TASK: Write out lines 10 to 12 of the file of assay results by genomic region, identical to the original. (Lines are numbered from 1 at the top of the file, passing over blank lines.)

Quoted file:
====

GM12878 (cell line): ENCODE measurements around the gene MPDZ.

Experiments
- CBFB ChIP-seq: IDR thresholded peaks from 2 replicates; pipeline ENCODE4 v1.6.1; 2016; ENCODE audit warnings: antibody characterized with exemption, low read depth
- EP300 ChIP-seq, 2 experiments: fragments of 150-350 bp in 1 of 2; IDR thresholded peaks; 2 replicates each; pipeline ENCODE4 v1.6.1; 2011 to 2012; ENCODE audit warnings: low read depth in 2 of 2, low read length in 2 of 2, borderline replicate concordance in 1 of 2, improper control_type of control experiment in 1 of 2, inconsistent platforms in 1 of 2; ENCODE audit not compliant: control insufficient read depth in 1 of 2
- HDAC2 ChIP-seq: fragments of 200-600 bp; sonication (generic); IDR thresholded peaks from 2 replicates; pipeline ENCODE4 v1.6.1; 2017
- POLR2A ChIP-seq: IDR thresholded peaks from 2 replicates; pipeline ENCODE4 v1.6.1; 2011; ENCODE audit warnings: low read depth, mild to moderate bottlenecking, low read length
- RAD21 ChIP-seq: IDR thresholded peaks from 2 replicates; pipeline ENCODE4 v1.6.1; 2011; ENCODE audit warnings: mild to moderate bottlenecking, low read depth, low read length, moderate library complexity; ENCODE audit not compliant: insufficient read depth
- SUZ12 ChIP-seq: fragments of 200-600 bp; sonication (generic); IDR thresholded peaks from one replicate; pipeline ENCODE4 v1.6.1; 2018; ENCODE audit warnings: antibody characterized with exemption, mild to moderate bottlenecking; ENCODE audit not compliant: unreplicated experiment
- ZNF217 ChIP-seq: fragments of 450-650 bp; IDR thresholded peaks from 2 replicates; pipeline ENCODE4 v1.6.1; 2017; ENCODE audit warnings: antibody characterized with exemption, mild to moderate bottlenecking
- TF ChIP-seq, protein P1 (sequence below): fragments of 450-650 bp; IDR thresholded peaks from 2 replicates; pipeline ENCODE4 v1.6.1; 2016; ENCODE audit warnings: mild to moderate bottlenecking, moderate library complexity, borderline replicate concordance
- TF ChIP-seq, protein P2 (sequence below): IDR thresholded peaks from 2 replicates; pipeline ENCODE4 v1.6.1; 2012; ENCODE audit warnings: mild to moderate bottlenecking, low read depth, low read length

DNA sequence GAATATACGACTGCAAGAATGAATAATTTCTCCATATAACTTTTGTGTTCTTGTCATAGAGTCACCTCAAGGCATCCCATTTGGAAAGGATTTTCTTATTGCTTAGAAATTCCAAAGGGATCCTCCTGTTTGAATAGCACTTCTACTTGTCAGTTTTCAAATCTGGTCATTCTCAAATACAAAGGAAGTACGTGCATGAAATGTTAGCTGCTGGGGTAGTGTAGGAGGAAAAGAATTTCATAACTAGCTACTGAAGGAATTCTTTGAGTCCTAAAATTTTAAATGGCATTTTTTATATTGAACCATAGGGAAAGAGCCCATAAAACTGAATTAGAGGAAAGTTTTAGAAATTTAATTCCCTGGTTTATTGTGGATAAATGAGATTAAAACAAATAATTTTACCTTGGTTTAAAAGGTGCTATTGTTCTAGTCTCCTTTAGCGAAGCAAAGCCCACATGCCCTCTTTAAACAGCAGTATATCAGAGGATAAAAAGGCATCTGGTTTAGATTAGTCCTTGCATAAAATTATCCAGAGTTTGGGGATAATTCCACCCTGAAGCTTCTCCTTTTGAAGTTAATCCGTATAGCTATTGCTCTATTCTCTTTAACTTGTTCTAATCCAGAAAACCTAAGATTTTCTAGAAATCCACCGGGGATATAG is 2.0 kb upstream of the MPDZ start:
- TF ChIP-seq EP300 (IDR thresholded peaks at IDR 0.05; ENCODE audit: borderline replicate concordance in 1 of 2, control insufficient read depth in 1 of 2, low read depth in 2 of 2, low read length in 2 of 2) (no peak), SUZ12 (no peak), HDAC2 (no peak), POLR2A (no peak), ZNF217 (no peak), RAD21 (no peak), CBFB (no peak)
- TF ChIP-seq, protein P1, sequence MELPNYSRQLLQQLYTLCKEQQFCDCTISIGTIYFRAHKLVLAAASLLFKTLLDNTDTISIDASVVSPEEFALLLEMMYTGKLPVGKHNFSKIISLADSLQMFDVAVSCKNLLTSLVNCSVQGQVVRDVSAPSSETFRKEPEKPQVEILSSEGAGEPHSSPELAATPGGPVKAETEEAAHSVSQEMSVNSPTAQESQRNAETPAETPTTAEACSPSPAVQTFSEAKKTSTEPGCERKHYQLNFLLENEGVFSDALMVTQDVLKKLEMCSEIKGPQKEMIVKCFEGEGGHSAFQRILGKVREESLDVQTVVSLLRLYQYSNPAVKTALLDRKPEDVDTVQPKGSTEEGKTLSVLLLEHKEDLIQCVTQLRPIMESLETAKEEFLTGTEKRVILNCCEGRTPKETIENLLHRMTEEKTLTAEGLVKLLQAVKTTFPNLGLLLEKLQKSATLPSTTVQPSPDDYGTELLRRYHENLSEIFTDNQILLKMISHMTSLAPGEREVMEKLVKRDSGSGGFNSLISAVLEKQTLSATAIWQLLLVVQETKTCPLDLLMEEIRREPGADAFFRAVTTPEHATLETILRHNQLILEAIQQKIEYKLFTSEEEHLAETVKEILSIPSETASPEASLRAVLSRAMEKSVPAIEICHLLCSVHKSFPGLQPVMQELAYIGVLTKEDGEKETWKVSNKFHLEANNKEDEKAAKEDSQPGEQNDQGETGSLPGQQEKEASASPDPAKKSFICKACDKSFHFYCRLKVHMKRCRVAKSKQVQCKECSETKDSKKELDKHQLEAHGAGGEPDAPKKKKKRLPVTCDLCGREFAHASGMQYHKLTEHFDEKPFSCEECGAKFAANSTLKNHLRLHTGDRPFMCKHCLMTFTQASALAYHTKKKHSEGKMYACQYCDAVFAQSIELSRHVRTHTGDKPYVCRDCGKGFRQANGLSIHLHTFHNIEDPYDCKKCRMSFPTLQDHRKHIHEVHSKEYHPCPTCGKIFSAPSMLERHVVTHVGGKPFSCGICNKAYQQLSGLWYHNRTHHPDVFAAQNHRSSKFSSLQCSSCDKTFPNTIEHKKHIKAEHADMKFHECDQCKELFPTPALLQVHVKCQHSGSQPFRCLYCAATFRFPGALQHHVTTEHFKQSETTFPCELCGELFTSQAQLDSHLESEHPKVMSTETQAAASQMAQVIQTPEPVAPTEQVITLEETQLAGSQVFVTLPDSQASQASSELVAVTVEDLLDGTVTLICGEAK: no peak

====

- TF ChIP-seq, protein P1 (sequence below): fragments of 450-650 bp; IDR thresholded peaks from 2 replicates; pipeline ENCODE4 v1.6.1; 2016; ENCODE audit warnings: mild to moderate bottlenecking, moderate library complexity, borderline replicate concordance
- TF ChIP-seq, protein P2 (sequence below): IDR thresholded peaks from 2 replicates; pipeline ENCODE4 v1.6.1; 2012; ENCODE audit warnings: mild to moderate bottlenecking, low read depth, low read length

DNA sequence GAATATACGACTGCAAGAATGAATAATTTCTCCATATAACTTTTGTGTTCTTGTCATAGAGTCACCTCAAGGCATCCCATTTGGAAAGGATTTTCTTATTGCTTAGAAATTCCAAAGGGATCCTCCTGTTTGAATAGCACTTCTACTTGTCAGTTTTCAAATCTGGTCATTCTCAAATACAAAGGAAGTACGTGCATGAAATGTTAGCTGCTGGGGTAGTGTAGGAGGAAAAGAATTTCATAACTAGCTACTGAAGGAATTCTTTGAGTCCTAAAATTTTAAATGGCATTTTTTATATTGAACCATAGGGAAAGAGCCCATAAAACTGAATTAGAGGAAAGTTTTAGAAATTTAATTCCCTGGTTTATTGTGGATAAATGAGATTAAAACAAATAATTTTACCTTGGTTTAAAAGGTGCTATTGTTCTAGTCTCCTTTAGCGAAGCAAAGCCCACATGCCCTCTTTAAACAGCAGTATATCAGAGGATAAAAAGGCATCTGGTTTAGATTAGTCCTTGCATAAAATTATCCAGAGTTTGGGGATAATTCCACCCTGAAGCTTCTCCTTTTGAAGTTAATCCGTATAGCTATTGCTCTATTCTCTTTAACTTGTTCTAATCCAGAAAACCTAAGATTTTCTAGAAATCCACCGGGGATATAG is 2.0 kb upstream of the MPDZ start: